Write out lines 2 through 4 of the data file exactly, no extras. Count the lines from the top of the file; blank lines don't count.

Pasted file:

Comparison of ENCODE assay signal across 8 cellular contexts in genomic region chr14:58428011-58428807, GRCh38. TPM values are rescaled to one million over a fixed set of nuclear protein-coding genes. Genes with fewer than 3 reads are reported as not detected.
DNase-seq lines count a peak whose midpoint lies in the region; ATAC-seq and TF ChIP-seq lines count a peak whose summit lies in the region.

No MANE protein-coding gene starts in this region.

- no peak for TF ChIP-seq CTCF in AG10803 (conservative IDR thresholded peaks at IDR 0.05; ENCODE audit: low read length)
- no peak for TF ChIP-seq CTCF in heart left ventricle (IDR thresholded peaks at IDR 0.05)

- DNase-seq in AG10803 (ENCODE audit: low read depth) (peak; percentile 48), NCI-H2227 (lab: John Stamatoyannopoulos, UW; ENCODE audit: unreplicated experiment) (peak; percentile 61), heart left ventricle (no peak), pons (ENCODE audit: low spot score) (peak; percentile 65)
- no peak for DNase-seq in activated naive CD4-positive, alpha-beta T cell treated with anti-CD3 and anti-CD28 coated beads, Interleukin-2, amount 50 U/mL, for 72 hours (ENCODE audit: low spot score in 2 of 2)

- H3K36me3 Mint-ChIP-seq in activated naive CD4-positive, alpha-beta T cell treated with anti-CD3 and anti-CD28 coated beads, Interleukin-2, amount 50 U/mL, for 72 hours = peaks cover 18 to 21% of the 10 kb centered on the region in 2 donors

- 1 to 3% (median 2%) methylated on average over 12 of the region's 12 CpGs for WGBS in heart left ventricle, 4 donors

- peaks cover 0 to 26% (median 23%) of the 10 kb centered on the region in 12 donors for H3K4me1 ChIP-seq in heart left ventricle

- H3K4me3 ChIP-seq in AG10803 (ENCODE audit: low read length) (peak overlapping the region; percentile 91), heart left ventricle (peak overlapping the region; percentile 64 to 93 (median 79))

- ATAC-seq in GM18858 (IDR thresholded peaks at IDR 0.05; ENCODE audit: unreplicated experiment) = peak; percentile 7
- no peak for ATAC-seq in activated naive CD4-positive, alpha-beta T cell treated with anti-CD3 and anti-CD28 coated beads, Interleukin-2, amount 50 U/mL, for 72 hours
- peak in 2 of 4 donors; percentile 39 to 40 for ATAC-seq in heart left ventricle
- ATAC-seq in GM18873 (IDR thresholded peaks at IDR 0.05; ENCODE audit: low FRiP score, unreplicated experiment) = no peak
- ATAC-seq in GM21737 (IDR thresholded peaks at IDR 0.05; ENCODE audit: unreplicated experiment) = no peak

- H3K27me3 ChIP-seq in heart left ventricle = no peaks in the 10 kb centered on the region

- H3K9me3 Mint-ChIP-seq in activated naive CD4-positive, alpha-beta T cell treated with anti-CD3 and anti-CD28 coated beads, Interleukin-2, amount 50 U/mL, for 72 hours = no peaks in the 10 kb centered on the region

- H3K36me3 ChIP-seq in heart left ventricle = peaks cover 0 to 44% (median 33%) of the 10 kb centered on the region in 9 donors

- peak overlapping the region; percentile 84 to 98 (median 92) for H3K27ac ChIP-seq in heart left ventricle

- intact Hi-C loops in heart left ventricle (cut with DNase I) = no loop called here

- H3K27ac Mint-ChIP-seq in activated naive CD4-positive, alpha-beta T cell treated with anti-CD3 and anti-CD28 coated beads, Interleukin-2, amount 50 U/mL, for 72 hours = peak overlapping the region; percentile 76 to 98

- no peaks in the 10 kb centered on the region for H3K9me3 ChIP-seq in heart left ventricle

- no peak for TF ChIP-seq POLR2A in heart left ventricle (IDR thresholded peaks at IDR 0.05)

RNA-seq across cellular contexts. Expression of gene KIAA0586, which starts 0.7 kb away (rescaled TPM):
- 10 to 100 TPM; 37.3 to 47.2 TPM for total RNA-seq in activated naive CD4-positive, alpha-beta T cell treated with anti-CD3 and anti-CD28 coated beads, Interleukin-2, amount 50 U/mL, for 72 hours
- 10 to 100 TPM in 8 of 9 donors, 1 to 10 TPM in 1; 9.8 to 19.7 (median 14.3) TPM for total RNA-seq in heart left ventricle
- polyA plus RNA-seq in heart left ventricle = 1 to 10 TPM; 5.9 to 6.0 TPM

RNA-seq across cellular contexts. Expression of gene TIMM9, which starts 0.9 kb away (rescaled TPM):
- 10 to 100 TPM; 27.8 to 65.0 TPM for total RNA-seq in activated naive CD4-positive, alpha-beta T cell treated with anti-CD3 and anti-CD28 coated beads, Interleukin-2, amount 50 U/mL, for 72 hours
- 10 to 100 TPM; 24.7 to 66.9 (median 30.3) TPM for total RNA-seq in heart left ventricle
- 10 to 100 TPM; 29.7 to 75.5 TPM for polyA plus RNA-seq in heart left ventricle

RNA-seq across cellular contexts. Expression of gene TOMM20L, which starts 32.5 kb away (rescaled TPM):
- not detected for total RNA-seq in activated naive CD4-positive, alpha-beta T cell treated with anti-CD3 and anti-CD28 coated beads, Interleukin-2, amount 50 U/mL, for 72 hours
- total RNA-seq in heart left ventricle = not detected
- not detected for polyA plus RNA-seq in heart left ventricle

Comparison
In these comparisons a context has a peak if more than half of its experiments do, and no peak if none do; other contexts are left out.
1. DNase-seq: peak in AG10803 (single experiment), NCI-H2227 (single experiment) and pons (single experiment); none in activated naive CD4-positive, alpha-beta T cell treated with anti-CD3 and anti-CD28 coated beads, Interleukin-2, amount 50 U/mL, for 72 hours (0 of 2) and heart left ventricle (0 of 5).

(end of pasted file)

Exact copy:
DNase-seq lines count a peak whose midpoint lies in the region; ATAC-seq and TF ChIP-seq lines count a peak whose summit lies in the region.

No MANE protein-coding gene starts in this region.

- no peak for TF ChIP-seq CTCF in AG10803 (conservative IDR thresholded peaks at IDR 0.05; ENCODE audit: low read length)